And for now, here’s some other stuff from this week I read and loved:

If you know someone who’d like this sort of thing in their inbox every week or so, forward it this way. If someone forwarded it to you, here’s how you subscribe (it’s free and easy!) Please excuse typos and weird sentences; allowing myself slight imperfections is what makes it possible for me to make time for this every week. And if you have feedback or good books or liked any of the recommendations, just reply to this email.

the face of julia

The very first paper of my very first semester in graduate school was a sprawling, 65 (!) page examination of Julia Roberts’ star image. In hindsight, that paper was both incredibly ridiculous (seminar papers should be ~20 pages, certainly not SIXTY FIVE) and fortuitous: I’d written the paper for a class in “Female Stardom,” which introduced me to the theorists (and stars!) that would guide the remainder of my academic career. In undergrad, I’d written three types of papers: short, 4-5 page ones for lower level classes; longer, 10-12 page ones for upper level classes; and my thesis, which I spent the semester fine-tuning. It made sense to me, then, that a seminar paper — the only thing I was supposed to write for the entire semester! — would be that long.

So I poured myself into researching it, excavating every corner of Roberts’ star image: her rise to fame, her establishment as a superstar with Pretty Woman, her relationships, HER MARRIAGE TO AHP FAVORITE LYLE LOVETT. I watched all of her movies. I read a billion academic articles tying her/Pretty Woman to the rise of postfeminism. I went deep into the collected magazines in the University of Oregon library to read back copies of Redbook. But most interestingly, I tracked the discourse around her as she made a series of choices — artistically, personally — that baffled the media. After Pretty Woman, Roberts starred in pulpy thriller (Sleeping with the Enemy) and a schlocky melodrama (Dying Young), both of which did fairly well simply based on the Roberts bump.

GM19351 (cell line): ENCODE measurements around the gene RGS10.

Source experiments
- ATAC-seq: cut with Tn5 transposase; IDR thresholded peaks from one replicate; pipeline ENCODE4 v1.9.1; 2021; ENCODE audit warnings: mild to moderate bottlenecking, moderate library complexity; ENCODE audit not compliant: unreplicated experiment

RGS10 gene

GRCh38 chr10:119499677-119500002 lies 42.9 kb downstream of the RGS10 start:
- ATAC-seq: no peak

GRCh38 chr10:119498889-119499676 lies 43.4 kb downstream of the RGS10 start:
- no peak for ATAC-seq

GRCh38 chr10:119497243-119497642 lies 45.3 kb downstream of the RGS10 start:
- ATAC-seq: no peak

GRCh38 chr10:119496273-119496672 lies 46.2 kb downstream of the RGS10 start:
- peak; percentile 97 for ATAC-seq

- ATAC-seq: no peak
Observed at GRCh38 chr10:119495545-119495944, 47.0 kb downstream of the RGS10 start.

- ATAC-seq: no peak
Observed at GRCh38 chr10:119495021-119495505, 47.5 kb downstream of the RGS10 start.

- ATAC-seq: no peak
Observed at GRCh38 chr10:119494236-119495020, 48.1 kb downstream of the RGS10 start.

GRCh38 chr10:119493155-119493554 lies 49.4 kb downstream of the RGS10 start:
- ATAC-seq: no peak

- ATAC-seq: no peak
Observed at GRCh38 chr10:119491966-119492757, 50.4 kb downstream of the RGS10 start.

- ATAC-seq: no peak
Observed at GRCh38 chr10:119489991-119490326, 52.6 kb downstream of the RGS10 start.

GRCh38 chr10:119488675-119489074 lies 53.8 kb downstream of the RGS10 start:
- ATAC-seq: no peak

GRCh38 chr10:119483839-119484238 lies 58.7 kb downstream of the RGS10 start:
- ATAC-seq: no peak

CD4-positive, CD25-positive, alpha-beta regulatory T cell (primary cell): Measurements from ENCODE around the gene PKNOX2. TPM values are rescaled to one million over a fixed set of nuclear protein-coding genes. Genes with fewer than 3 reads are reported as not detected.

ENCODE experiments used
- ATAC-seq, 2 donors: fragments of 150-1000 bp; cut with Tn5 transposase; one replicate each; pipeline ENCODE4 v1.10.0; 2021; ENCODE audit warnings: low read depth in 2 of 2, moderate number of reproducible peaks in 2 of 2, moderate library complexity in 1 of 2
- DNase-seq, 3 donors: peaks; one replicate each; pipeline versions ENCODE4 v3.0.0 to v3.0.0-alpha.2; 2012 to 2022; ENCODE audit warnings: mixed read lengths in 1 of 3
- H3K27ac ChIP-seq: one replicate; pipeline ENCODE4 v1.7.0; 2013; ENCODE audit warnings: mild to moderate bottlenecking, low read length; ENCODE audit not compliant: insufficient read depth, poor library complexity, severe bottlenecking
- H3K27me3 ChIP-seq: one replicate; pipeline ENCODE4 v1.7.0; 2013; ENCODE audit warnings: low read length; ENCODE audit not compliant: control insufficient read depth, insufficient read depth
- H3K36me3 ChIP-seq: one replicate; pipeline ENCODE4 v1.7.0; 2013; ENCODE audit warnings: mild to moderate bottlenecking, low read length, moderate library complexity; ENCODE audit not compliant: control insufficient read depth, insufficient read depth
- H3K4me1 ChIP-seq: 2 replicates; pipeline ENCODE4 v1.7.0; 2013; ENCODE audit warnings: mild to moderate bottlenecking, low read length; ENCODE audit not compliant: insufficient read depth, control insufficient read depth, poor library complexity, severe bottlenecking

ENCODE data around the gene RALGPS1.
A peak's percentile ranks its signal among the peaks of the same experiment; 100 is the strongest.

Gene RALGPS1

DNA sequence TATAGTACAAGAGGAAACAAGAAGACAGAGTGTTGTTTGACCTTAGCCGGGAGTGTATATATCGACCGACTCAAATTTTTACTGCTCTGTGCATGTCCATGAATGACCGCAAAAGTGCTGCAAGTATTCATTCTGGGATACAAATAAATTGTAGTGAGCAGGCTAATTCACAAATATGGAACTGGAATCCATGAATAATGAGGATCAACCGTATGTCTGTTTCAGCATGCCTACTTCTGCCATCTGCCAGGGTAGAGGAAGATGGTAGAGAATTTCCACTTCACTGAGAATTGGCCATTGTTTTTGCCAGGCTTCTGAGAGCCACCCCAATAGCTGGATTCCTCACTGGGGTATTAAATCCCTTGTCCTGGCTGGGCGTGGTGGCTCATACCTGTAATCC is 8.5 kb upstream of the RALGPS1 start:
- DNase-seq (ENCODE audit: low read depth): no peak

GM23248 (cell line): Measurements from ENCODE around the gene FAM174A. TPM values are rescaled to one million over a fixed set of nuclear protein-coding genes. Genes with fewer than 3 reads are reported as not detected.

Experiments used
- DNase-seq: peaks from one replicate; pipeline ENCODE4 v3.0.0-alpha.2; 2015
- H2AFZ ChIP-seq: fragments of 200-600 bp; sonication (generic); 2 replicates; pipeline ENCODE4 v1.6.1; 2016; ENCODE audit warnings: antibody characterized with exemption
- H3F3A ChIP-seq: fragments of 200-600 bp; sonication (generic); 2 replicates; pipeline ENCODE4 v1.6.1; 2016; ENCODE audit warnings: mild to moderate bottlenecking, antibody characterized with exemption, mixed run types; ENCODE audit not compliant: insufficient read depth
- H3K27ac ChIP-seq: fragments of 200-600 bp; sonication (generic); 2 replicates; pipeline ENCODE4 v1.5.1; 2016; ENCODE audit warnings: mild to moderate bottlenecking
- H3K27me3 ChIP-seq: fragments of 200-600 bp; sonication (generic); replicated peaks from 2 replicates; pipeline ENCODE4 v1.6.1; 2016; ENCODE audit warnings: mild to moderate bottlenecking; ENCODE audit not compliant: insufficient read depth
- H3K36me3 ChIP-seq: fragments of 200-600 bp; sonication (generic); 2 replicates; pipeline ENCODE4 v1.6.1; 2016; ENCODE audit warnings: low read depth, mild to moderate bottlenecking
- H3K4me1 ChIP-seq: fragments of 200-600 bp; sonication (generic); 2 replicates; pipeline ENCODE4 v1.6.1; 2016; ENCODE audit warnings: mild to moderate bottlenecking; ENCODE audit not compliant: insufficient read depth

But then Roberts started making some (ostensibly) mystifying choices, donning a pixie wig as Tinkerbell in Hook, dying her hair black in I Love Trouble, wearing it straight and somewhat dowdy in Something to Talk About, bleaching her eyebrows in Mary Reilly, bobbing it short in Michael Collins. The focus was on her hair, but it was really on how different, how divergent, those roles were from the hooker-with-a-heart-of-gold from Pretty Woman. And no one, at least then, wanted to see her in those types of roles. They didn’t want to see her sad, or in a historical drama. Her comeback didn’t arrive until My Best Friend’s Wedding, when she explained (I’m paraphrasing! Don’t make me find my notes from 2005!) that “my hair is red and curly like you guys like it, please come see this movie.” She returned to type. Erin Brockovich was a continuation of that type, just through a Soderbergh filter.

And then she got weird again. There were exceptions to that weirdness — Duplicity, Ocean’s Eleven, Eat Pray Love — but Full Frontal, Charlie Wilson’s War, Closer, August: Osage County, Money Monster, even Wonder (which seems very schlocky but is secretly quite good?!?), all were doing something different, and periodically deviant, with her star image. Which isn’t to say they were all good movies, just that they refused to hew to the parameters of how audiences had been trained to like Roberts. They allowed her to have different types of hair, but they also allowed her not to coast on her smile. They allowed her not to frown, exactly, but to face with the world with something that wasn’t cheer and charisma.

Like so many of the massive stars of the past, Roberts is beautiful in a specific, un-replicable way. The difference of her face — and specifically, her smile — is part of what makes her so exquisite. I’ve long been obsessed with watching exquisite faces like hers age: Marlene Dietrich’s, Gloria Swanson’s, Bette Davis’s, Jane Fonda’s. The only time it feels monstrous is when there’s a total rejection of the aging process. But the best and most interesting stars seem to be fascinating by what aging can do to their performances, how it allows them to lean into, explore or explode the cocoons of youthful beauty that were woven around their original stardom, with or without their permission.